Edinburgh Evening News, 14 March 1894

[Image: Great War Forum.]

[4] Princes St railway station operated at the west end of Princes St (next to the Caledonian Hotel) from 1840 to 1965. Andrew was the son of Felippo Masino, whose Italian quadrille band—‘Music supplied for Balls and Evening Parties, moderate terms’—began advertising in the Scotsman in December 1877. In this year, Felippo’s first child John Joseph was born. Thereafter, he and wife Betsy Young had children with almost metronomic regularity until 1901: 4 girls and 7 boys. They lived mostly at 10 Merchant St and 34 Chambers St, with a brief intermezzo at 2 Broughton Pl around 1898. The boys were frequently in trouble for petty crimes: John (born 1877) was fined for theft in 1898 (see News from the Mews, 17.11.1898), and again, with brother Leopoldo Vittor (born 1887), getting 3 days in the cells and 6 stripes, respectively, in 1899 (Scotsman, 19.4.1899); Andrew (born 1879) was sent to prison for 5 years for stealing his father’s ring (Edinburgh Evening News, 26.9.1893); Angilo Antonio (born 1885) was sentenced to a month for housebreaking (Edinburgh Evening News, 31.1.1901). Andrew, now a retired electrician and widower, died on 12.12.1974 at the County Hospital in  Alloa. For reasons which are unclear, he had changed his surname to Young (his mother’s maiden name), and the birth date on his death certificate (1885, SR Deaths 460/ 433) did not match that on his birth certificate (1879, SR Births 685/4 462).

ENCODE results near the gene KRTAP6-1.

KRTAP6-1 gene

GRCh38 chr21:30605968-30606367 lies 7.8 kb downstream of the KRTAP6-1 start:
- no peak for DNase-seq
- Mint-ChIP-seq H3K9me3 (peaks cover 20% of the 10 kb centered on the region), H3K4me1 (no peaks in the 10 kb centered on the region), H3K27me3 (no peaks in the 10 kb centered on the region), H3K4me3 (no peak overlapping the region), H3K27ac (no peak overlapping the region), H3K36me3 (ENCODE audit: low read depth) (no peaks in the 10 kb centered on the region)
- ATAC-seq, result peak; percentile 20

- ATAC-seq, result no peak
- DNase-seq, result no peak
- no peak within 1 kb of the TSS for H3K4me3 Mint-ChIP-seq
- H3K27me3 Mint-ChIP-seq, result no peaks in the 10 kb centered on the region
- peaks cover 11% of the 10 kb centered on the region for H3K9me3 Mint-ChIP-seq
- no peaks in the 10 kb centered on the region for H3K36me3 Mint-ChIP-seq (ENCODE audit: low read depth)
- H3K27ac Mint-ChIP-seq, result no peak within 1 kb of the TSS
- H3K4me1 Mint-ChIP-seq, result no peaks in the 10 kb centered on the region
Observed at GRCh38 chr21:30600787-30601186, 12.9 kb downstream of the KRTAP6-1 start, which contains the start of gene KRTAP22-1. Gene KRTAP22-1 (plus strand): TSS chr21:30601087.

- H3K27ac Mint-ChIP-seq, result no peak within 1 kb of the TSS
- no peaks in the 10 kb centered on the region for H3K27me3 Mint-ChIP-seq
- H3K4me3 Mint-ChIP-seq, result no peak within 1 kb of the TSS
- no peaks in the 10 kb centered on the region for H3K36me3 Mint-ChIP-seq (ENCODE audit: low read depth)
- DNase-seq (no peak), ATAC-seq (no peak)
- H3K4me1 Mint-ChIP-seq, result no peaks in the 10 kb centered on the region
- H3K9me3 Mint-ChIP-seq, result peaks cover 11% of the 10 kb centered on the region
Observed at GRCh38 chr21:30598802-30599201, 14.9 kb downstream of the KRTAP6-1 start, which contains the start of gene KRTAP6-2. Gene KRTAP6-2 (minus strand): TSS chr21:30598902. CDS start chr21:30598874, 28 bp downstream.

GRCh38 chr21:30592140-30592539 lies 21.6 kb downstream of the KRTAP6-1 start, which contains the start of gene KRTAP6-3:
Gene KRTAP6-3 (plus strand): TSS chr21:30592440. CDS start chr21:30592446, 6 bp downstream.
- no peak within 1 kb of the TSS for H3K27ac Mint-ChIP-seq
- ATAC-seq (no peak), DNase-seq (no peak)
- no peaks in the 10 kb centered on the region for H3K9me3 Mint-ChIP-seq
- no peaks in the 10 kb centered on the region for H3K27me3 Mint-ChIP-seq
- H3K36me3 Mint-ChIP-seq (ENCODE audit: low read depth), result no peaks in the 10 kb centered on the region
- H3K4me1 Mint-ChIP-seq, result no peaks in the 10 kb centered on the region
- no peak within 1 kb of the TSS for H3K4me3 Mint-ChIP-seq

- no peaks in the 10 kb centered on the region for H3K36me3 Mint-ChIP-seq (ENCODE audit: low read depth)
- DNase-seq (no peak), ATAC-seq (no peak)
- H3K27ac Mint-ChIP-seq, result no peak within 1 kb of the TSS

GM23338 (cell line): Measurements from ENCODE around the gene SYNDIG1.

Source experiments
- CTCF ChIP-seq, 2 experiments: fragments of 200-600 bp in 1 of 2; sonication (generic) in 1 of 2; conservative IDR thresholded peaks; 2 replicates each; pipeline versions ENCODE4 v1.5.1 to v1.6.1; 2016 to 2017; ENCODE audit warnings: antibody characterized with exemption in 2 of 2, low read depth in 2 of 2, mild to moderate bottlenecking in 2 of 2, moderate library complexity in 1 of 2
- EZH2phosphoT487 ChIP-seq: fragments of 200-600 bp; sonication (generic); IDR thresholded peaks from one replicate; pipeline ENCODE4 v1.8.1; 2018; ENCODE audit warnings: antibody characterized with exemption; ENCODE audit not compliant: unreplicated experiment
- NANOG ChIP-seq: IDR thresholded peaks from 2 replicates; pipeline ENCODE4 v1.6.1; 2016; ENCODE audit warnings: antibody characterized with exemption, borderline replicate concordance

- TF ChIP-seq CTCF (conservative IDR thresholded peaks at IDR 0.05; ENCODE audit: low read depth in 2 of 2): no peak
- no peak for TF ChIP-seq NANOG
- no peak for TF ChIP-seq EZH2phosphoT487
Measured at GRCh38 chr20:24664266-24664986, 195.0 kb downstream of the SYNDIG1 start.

[5] HMS Impregnable was refitted with updated armaments as HMS Caledonia, a Royal Navy training ship for boys, in September 1891. She had a complement of 171 officers, men and boys, and was moored at Port Edgar on the Forth from December 1891.

[6] The Probation of First Offenders Act, 1887 involved courts releasing juvenile and non-serious offenders on condition that they be supervised by some representative of a religious organisation.



The Streets and Buildings Committee recommended that sanction should lie given to the proposal to raise the height of the building of the Edinburgh Ladies’ College in Young Street Lane.[7]

Dean of Guild Miller opposed the recommendation because the street was only 22 feet wide, and the height of the building should only be 33 feet, whereas it was proposed to raise it to 54 feet.

Mr Cranston also objected to the recommendation and said that the worst feature of the subject was that the Merchant Company had brought up opposition. If this were granted others would able to claim the same privilege. Treasurer M’Crae opposed the recommendation. He did not see how they could consistently grant this unless they were prepared to grant others.